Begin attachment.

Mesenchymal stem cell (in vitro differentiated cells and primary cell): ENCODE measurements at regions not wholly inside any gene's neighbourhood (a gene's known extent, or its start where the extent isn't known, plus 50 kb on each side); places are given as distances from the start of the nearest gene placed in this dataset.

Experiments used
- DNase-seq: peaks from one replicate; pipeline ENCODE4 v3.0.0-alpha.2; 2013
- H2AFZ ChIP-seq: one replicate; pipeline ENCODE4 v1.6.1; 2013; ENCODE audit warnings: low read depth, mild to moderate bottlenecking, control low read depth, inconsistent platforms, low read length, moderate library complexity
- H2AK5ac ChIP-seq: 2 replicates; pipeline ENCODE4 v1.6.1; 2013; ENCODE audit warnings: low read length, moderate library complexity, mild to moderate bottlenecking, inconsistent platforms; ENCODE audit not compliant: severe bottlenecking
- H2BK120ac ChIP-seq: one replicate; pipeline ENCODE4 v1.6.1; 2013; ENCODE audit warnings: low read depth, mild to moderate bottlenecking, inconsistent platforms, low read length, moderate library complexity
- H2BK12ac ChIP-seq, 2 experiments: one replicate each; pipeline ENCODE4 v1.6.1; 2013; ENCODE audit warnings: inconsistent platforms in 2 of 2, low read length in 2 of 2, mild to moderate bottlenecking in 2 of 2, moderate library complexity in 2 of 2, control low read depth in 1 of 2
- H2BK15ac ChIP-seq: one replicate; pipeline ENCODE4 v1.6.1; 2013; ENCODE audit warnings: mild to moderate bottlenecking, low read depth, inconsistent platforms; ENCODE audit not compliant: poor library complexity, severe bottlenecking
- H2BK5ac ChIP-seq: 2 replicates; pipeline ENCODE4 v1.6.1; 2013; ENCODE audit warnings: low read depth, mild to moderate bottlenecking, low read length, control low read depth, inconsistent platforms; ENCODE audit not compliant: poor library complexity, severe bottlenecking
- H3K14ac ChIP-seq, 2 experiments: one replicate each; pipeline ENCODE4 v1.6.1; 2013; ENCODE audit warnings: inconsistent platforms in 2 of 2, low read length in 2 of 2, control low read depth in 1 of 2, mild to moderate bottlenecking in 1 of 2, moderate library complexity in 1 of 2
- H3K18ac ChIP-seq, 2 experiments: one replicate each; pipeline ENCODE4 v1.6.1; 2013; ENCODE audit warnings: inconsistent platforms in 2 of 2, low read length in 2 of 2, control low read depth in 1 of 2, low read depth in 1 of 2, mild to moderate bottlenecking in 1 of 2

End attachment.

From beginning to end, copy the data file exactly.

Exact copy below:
Mesenchymal stem cell (in vitro differentiated cells and primary cell): ENCODE measurements at regions not wholly inside any gene's neighbourhood (a gene's known extent, or its start where the extent isn't known, plus 50 kb on each side); places are given as distances from the start of the nearest gene placed in this dataset.

Experiments used
- DNase-seq: peaks from one replicate; pipeline ENCODE4 v3.0.0-alpha.2; 2013
- H2AFZ ChIP-seq: one replicate; pipeline ENCODE4 v1.6.1; 2013; ENCODE audit warnings: low read depth, mild to moderate bottlenecking, control low read depth, inconsistent platforms, low read length, moderate library complexity
- H2AK5ac ChIP-seq: 2 replicates; pipeline ENCODE4 v1.6.1; 2013; ENCODE audit warnings: low read length, moderate library complexity, mild to moderate bottlenecking, inconsistent platforms; ENCODE audit not compliant: severe bottlenecking
- H2BK120ac ChIP-seq: one replicate; pipeline ENCODE4 v1.6.1; 2013; ENCODE audit warnings: low read depth, mild to moderate bottlenecking, inconsistent platforms, low read length, moderate library complexity
- H2BK12ac ChIP-seq, 2 experiments: one replicate each; pipeline ENCODE4 v1.6.1; 2013; ENCODE audit warnings: inconsistent platforms in 2 of 2, low read length in 2 of 2, mild to moderate bottlenecking in 2 of 2, moderate library complexity in 2 of 2, control low read depth in 1 of 2
- H2BK15ac ChIP-seq: one replicate; pipeline ENCODE4 v1.6.1; 2013; ENCODE audit warnings: mild to moderate bottlenecking, low read depth, inconsistent platforms; ENCODE audit not compliant: poor library complexity, severe bottlenecking
- H2BK5ac ChIP-seq: 2 replicates; pipeline ENCODE4 v1.6.1; 2013; ENCODE audit warnings: low read depth, mild to moderate bottlenecking, low read length, control low read depth, inconsistent platforms; ENCODE audit not compliant: poor library complexity, severe bottlenecking
- H3K14ac ChIP-seq, 2 experiments: one replicate each; pipeline ENCODE4 v1.6.1; 2013; ENCODE audit warnings: inconsistent platforms in 2 of 2, low read length in 2 of 2, control low read depth in 1 of 2, mild to moderate bottlenecking in 1 of 2, moderate library complexity in 1 of 2
- H3K18ac ChIP-seq, 2 experiments: one replicate each; pipeline ENCODE4 v1.6.1; 2013; ENCODE audit warnings: inconsistent platforms in 2 of 2, low read length in 2 of 2, control low read depth in 1 of 2, low read depth in 1 of 2, mild to moderate bottlenecking in 1 of 2